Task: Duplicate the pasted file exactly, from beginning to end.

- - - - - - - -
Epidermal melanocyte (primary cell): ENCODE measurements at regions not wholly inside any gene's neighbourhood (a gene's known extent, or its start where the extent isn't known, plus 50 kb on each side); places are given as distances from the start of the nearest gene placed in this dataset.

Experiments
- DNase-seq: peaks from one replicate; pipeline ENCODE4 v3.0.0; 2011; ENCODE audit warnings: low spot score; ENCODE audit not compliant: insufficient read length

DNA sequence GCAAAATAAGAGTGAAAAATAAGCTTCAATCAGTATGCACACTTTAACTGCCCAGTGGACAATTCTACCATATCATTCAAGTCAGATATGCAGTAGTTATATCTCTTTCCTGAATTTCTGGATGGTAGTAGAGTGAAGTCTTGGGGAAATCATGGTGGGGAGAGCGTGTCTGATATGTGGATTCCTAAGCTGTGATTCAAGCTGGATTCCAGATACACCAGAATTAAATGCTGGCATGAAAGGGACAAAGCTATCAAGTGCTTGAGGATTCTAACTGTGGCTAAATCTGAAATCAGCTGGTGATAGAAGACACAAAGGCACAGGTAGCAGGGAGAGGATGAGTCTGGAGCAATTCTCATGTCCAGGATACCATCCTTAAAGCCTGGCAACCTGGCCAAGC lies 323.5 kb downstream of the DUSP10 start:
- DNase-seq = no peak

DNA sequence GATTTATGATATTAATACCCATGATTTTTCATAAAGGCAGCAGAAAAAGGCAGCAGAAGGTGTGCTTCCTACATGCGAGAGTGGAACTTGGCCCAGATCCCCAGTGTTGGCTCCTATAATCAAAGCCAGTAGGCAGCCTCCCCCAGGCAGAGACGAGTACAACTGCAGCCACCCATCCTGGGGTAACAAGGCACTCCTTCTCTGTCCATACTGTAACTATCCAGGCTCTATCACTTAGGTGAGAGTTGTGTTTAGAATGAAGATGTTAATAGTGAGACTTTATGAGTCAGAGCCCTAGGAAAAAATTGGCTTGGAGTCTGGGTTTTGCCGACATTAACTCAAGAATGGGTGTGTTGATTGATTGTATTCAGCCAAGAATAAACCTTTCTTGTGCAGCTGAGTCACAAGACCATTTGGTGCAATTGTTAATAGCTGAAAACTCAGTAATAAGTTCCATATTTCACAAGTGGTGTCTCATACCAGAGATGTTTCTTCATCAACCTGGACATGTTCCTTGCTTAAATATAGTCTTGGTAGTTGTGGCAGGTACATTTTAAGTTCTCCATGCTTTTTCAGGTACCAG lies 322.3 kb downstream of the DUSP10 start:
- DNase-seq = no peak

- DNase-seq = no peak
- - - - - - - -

Epidermal melanocyte (primary cell): ENCODE measurements at regions not wholly inside any gene's neighbourhood (a gene's known extent, or its start where the extent isn't known, plus 50 kb on each side); places are given as distances from the start of the nearest gene placed in this dataset.

Experiments
- DNase-seq: peaks from one replicate; pipeline ENCODE4 v3.0.0; 2011; ENCODE audit warnings: low spot score; ENCODE audit not compliant: insufficient read length

DNA sequence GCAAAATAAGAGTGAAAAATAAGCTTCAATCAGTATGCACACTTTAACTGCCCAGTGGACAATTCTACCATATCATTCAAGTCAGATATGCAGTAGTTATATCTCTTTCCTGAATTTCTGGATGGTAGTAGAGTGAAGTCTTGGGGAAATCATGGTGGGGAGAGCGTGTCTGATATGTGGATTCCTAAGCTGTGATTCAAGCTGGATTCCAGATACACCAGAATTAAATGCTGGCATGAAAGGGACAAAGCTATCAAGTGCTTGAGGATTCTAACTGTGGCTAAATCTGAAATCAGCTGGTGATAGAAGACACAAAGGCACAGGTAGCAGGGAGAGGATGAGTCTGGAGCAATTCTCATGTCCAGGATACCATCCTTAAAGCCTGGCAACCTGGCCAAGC lies 323.5 kb downstream of the DUSP10 start:
- DNase-seq = no peak

DNA sequence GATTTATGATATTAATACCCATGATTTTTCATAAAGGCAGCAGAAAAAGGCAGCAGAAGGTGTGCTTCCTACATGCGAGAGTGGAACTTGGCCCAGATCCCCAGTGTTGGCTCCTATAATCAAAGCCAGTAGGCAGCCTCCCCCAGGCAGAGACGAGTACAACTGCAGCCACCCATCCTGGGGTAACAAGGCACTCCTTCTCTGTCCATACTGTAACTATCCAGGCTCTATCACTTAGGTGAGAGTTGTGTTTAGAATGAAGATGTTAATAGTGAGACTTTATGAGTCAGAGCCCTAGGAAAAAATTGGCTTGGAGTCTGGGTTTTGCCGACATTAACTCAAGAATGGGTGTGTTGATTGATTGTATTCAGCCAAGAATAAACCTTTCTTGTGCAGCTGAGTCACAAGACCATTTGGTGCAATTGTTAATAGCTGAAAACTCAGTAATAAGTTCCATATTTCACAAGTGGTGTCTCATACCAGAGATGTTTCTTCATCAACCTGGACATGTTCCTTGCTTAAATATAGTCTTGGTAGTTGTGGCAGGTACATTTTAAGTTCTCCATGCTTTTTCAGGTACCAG lies 322.3 kb downstream of the DUSP10 start:
- DNase-seq = no peak

- DNase-seq = no peak